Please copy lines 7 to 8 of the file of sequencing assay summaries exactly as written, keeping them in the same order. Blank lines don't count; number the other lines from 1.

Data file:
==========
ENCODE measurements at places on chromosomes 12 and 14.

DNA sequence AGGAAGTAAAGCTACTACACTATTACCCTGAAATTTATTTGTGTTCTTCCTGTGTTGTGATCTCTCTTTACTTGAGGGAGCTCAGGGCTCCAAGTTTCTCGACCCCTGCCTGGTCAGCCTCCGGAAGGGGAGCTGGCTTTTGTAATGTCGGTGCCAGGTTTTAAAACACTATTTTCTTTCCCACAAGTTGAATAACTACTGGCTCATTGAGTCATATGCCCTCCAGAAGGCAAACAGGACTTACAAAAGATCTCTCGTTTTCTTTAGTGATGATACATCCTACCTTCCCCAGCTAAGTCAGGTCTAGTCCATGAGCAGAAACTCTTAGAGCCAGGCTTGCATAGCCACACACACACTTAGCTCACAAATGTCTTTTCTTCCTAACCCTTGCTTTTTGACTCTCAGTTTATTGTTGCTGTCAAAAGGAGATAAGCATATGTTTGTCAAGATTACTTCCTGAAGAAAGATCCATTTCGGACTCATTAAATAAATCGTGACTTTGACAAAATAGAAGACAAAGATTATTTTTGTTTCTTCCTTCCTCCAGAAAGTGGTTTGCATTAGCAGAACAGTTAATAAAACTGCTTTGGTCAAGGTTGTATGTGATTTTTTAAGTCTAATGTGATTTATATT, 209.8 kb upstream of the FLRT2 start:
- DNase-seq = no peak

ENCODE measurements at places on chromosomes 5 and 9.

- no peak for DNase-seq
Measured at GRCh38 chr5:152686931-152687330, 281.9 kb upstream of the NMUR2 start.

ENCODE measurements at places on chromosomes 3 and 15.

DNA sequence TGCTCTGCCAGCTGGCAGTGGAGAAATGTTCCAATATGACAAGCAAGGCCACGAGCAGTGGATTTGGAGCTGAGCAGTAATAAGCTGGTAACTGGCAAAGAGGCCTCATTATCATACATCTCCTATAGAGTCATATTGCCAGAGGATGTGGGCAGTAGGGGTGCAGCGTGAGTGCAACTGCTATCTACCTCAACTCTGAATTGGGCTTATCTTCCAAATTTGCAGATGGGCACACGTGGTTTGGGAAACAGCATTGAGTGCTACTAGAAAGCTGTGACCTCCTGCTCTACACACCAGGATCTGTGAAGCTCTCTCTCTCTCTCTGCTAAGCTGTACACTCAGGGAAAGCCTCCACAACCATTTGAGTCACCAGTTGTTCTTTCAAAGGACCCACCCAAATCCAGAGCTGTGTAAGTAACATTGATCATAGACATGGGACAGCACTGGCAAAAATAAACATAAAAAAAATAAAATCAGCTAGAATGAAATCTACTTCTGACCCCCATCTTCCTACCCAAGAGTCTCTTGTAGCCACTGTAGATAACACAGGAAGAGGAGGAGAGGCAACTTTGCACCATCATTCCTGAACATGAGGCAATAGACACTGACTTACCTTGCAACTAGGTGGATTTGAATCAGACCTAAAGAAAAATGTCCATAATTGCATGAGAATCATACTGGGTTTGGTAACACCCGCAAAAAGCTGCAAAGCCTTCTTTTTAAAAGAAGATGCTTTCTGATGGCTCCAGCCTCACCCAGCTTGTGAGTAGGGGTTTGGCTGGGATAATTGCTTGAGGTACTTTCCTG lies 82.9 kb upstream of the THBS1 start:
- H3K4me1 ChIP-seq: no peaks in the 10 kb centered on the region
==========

ENCODE measurements at places on chromosomes 3 and 15.

DNA sequence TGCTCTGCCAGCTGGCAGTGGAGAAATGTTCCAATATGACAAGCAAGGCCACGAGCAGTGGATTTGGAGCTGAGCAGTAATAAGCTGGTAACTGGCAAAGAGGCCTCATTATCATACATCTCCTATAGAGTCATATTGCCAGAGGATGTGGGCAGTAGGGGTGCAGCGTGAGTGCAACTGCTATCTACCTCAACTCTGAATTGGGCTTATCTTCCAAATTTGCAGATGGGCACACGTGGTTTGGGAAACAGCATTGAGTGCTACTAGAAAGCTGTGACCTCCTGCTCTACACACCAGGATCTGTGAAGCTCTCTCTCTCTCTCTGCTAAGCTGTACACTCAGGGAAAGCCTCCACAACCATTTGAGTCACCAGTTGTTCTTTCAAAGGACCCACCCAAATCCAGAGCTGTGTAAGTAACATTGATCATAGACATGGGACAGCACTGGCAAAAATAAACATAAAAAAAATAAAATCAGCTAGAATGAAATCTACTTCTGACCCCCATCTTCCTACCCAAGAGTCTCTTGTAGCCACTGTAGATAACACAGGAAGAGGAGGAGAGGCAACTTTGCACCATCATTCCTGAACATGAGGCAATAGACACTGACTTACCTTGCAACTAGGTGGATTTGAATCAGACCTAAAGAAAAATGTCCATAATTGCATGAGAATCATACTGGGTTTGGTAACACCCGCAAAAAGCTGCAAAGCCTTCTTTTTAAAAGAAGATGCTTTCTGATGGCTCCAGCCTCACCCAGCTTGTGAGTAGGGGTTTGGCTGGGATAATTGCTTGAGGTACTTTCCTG lies 82.9 kb upstream of the THBS1 start: